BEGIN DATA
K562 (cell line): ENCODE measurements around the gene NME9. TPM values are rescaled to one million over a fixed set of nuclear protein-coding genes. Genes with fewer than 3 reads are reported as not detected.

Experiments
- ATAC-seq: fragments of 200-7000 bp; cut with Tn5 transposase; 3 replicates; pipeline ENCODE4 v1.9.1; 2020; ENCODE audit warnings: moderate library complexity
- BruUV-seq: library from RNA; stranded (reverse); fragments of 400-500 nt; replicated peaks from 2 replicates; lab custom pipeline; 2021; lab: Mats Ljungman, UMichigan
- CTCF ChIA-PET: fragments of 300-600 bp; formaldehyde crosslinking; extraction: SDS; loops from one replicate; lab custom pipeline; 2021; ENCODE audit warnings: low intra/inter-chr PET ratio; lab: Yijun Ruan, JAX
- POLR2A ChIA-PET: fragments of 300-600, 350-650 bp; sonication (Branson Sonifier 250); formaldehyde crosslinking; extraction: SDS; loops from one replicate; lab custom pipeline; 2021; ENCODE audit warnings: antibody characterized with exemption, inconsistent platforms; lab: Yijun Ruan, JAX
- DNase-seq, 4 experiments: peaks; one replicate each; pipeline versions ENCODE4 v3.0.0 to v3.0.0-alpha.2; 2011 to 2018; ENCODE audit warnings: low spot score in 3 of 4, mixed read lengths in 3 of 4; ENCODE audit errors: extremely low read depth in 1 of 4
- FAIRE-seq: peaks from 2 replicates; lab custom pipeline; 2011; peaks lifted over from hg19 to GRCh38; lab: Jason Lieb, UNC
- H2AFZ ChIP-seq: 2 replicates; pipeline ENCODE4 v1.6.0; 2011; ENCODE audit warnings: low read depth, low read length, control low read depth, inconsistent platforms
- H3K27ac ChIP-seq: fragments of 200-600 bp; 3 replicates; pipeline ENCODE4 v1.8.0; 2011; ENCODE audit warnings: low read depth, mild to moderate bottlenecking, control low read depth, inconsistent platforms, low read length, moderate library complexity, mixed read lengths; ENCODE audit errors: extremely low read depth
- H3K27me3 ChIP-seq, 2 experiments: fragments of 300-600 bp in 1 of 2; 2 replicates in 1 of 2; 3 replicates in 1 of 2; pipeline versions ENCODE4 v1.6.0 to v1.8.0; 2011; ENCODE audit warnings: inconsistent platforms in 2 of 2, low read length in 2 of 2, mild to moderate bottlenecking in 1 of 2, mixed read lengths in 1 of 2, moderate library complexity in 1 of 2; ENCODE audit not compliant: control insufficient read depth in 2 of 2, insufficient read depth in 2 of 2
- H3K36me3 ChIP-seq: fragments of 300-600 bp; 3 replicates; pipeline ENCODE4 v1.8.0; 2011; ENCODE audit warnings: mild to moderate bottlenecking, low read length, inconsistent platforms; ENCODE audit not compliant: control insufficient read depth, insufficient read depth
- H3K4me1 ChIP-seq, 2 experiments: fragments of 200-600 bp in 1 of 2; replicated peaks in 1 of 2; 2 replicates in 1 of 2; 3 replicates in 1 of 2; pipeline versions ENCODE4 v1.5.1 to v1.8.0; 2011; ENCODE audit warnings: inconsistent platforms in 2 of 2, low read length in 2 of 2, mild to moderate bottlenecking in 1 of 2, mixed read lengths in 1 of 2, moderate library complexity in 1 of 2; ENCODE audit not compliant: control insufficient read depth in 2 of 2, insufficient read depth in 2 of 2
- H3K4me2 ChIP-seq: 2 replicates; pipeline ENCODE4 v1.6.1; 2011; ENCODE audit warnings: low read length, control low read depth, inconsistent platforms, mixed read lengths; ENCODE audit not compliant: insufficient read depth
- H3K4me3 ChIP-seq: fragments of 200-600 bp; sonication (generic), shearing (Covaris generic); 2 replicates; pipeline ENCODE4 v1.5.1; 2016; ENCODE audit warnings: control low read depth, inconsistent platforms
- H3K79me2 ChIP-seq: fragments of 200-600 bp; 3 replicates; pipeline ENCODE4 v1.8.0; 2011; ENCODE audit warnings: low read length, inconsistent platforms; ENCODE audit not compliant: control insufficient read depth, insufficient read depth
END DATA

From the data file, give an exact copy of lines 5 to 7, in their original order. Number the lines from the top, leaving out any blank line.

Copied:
- CTCF ChIA-PET: fragments of 300-600 bp; formaldehyde crosslinking; extraction: SDS; loops from one replicate; lab custom pipeline; 2021; ENCODE audit warnings: low intra/inter-chr PET ratio; lab: Yijun Ruan, JAX
- POLR2A ChIA-PET: fragments of 300-600, 350-650 bp; sonication (Branson Sonifier 250); formaldehyde crosslinking; extraction: SDS; loops from one replicate; lab custom pipeline; 2021; ENCODE audit warnings: antibody characterized with exemption, inconsistent platforms; lab: Yijun Ruan, JAX
- DNase-seq, 4 experiments: peaks; one replicate each; pipeline versions ENCODE4 v3.0.0 to v3.0.0-alpha.2; 2011 to 2018; ENCODE audit warnings: low spot score in 3 of 4, mixed read lengths in 3 of 4; ENCODE audit errors: extremely low read depth in 1 of 4